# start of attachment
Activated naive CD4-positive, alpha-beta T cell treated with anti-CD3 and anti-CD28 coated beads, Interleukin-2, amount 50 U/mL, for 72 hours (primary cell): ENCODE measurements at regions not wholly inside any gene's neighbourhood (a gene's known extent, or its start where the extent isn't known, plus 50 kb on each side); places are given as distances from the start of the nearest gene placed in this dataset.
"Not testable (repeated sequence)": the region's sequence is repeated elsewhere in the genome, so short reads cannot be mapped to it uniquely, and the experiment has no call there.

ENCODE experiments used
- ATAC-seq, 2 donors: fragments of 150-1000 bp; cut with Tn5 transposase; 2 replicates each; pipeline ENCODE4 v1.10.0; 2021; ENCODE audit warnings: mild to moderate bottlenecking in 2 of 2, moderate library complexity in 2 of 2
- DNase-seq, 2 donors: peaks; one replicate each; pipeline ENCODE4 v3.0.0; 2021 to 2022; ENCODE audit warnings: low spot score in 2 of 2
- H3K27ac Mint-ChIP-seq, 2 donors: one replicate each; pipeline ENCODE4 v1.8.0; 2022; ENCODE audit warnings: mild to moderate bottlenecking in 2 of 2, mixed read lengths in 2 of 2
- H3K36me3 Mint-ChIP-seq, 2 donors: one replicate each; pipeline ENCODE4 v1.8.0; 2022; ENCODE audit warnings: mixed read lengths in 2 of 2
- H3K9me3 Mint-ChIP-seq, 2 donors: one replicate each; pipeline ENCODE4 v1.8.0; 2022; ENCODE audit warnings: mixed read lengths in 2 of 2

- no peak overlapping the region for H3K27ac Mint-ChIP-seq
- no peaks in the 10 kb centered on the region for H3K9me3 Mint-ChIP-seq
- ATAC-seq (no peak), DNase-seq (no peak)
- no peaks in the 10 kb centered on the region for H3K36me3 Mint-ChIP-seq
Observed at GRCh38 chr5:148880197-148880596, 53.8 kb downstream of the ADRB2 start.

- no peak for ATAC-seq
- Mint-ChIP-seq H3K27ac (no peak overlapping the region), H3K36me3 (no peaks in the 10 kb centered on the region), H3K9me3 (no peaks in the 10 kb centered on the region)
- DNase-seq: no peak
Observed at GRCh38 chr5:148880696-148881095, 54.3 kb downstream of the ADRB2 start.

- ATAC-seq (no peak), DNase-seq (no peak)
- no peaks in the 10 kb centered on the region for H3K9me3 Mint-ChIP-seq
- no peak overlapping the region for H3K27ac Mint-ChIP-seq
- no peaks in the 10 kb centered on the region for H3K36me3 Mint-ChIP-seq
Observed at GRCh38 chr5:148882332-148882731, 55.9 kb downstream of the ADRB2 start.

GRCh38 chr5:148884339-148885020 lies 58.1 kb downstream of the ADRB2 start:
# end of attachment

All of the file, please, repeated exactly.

Activated naive CD4-positive, alpha-beta T cell treated with anti-CD3 and anti-CD28 coated beads, Interleukin-2, amount 50 U/mL, for 72 hours (primary cell): ENCODE measurements at regions not wholly inside any gene's neighbourhood (a gene's known extent, or its start where the extent isn't known, plus 50 kb on each side); places are given as distances from the start of the nearest gene placed in this dataset.
"Not testable (repeated sequence)": the region's sequence is repeated elsewhere in the genome, so short reads cannot be mapped to it uniquely, and the experiment has no call there.

ENCODE experiments used
- ATAC-seq, 2 donors: fragments of 150-1000 bp; cut with Tn5 transposase; 2 replicates each; pipeline ENCODE4 v1.10.0; 2021; ENCODE audit warnings: mild to moderate bottlenecking in 2 of 2, moderate library complexity in 2 of 2
- DNase-seq, 2 donors: peaks; one replicate each; pipeline ENCODE4 v3.0.0; 2021 to 2022; ENCODE audit warnings: low spot score in 2 of 2
- H3K27ac Mint-ChIP-seq, 2 donors: one replicate each; pipeline ENCODE4 v1.8.0; 2022; ENCODE audit warnings: mild to moderate bottlenecking in 2 of 2, mixed read lengths in 2 of 2
- H3K36me3 Mint-ChIP-seq, 2 donors: one replicate each; pipeline ENCODE4 v1.8.0; 2022; ENCODE audit warnings: mixed read lengths in 2 of 2
- H3K9me3 Mint-ChIP-seq, 2 donors: one replicate each; pipeline ENCODE4 v1.8.0; 2022; ENCODE audit warnings: mixed read lengths in 2 of 2

- no peak overlapping the region for H3K27ac Mint-ChIP-seq
- no peaks in the 10 kb centered on the region for H3K9me3 Mint-ChIP-seq
- ATAC-seq (no peak), DNase-seq (no peak)
- no peaks in the 10 kb centered on the region for H3K36me3 Mint-ChIP-seq
Observed at GRCh38 chr5:148880197-148880596, 53.8 kb downstream of the ADRB2 start.

- no peak for ATAC-seq
- Mint-ChIP-seq H3K27ac (no peak overlapping the region), H3K36me3 (no peaks in the 10 kb centered on the region), H3K9me3 (no peaks in the 10 kb centered on the region)
- DNase-seq: no peak
Observed at GRCh38 chr5:148880696-148881095, 54.3 kb downstream of the ADRB2 start.

- ATAC-seq (no peak), DNase-seq (no peak)
- no peaks in the 10 kb centered on the region for H3K9me3 Mint-ChIP-seq
- no peak overlapping the region for H3K27ac Mint-ChIP-seq
- no peaks in the 10 kb centered on the region for H3K36me3 Mint-ChIP-seq
Observed at GRCh38 chr5:148882332-148882731, 55.9 kb downstream of the ADRB2 start.

GRCh38 chr5:148884339-148885020 lies 58.1 kb downstream of the ADRB2 start: